January 24, 2013
This is a post by David Murphy on the Daily News' baseball blog, High Cheese. A BASEBALL player, a lawyer and a rabbi walked into Ruben Amaro Jr.'s explanation for signing Delmon Young on Tuesday, and now a once-proud baseball team enters 2013 as a potential off-Broadway farce. In contemplating the general manager's justification for acquiring the 27-year-old outfielder, who in April of last season was suspended after a drunken confrontation that included his allegedly hurling an anti-Semitic slur, you can't help but wonder if the whole thing was an exercise in gallows humor.
January 15, 2013 |
Ruben Amaro Jr. looks at the Phillies and, like you, he doesn't know what to expect in 2013. If this is unsettling just one month before players report for spring training, it is the nature of how things are going to be for a while. The biggest obstacle for Amaro as he pieced together the plan for the coming season is that there is no way to know whether the core around which the Phillies are constructed still has one more run as a legitimate contender. That uncertainty manifested itself in many ways over the offseason, but none so obvious as the situation at the corner outfield positions, where Amaro apparently is doing nothing more than hoping at least one major-league regular emerges from a mixed bag containing Domonic Brown, John Mayberry Jr., Darin Ruf, and Laynce Nix. "We're likely going with what we've got," Amaro said last week, indicating he's not all that thrilled with the idea, either.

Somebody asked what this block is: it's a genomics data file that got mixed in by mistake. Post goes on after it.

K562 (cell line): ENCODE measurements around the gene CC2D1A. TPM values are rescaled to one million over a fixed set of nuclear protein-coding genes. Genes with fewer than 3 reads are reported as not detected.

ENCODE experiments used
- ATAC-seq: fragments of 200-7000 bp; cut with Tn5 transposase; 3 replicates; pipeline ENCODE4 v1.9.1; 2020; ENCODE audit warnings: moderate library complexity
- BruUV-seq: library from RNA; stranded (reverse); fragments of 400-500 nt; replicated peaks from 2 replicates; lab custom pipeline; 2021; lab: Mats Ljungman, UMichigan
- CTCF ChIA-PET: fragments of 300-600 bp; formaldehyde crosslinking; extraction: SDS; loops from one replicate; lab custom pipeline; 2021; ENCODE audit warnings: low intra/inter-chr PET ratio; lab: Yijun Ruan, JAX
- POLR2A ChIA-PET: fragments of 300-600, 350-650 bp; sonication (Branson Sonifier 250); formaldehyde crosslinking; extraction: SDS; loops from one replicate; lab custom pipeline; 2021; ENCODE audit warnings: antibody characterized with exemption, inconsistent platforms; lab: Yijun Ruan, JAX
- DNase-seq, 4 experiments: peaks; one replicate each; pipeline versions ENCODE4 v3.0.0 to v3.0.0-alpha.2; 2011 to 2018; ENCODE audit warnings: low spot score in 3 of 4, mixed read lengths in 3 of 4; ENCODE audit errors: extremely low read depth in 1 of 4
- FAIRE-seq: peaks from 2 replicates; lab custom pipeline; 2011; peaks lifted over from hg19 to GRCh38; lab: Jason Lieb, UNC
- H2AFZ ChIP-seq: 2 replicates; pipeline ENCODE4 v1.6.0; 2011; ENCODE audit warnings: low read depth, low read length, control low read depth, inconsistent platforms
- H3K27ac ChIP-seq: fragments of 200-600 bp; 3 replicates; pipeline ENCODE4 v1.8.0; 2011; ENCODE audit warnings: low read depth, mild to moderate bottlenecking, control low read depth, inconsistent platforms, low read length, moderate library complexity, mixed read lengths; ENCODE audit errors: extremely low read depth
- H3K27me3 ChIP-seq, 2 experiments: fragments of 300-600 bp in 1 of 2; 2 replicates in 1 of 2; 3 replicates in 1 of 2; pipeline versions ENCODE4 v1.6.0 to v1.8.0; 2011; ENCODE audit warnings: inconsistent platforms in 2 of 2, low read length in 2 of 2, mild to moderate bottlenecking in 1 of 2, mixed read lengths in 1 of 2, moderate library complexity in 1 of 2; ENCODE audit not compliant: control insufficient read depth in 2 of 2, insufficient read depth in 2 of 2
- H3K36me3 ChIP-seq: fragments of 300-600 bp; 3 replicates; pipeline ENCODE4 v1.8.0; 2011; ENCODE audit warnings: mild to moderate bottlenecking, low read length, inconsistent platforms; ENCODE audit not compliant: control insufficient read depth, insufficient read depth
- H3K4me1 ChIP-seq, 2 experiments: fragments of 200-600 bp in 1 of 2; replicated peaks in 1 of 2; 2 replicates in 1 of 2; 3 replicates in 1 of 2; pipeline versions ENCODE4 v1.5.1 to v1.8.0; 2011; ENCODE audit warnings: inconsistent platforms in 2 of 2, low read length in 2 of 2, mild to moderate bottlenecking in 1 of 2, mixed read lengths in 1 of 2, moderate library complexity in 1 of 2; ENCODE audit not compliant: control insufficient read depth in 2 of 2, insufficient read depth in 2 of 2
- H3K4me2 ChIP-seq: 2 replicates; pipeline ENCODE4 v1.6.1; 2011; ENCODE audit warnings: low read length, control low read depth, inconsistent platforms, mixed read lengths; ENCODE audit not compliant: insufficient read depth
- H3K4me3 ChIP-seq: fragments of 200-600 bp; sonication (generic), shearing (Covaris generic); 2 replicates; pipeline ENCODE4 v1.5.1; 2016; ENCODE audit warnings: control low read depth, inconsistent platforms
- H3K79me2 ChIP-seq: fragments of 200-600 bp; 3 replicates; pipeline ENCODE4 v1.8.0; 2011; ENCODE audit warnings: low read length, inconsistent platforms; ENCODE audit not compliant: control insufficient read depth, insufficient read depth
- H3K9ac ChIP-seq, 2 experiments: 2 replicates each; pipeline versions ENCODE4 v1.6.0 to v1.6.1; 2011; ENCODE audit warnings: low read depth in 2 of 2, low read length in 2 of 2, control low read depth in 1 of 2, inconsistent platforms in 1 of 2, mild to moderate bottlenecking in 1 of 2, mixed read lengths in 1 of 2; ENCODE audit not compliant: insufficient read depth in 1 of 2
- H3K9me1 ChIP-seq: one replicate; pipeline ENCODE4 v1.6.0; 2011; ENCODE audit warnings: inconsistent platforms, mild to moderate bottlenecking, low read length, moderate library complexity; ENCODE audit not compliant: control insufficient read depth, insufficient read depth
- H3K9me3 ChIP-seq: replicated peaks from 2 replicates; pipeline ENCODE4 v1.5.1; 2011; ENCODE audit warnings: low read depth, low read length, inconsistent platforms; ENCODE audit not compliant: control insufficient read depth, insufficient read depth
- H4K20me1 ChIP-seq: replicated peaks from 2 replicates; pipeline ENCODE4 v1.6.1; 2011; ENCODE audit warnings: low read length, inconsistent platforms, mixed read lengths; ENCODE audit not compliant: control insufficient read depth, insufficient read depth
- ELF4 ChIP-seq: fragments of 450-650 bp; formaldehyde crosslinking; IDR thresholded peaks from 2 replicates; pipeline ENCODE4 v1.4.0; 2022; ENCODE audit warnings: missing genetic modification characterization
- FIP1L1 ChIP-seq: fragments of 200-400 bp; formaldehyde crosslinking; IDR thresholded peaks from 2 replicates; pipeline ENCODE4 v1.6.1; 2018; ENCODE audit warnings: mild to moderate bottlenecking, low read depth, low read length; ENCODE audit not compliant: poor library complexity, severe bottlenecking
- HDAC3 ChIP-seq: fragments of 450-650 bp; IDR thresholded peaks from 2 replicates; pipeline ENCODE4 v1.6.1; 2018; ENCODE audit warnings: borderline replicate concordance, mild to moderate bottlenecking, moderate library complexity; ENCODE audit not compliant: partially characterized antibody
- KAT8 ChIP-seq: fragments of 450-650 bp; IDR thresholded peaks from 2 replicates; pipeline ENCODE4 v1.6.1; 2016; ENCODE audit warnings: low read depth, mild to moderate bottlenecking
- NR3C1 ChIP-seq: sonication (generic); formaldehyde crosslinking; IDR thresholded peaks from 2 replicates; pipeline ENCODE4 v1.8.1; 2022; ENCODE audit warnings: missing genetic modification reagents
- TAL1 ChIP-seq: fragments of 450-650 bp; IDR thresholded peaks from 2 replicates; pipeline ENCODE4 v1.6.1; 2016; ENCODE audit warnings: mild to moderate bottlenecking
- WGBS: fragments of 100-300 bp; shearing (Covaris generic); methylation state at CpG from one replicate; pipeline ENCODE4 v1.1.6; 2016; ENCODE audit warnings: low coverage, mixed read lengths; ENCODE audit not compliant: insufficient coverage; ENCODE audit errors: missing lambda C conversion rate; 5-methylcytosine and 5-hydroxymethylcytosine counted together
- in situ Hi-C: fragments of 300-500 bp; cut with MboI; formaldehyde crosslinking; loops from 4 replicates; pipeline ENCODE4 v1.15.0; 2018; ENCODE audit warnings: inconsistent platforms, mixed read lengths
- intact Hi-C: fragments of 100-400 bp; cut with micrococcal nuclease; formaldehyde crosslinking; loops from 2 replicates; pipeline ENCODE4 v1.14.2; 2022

January 11, 2013 |
HANG AROUND Charlie Manuel for 8 months a year and you'll hear some of his favorite, unique expressions on a regular basis. Charlie-isms. Some of them wouldn't make sense if they came from anyone else's mouth. Others make a lot of sense and speak to the baseball acumen of the longtime manager. At least a few times a month, Manuel will repeat the same refrain regarding major league players who are on the fringe of becoming staples in his lineup. It goes something like his: "It takes a special player to be an everyday, major league player . . . " The Phillies have their share of such players, including two MVPs (Jimmy Rollins and Ryan Howard)
December 27, 2012 |
FOR THE first time in 10 years, the Phillies of 2012 failed to finish a season with a winning record. In the days following the season finale, manager Charlie Manuel was placed squarely into the crosshairs of outsiders seeking a fall guy. Manuel, whose contract expires after the 2013 season, watched his bosses promote Triple A manager and rumored major league manager heir apparent Ryne Sandberg to the Phillies' coaching staff. In a news conference days after the season ended with a series of coaching changes, Manuel answered all of the questions correctly, and with confidence, too. He isn't worried about his job security.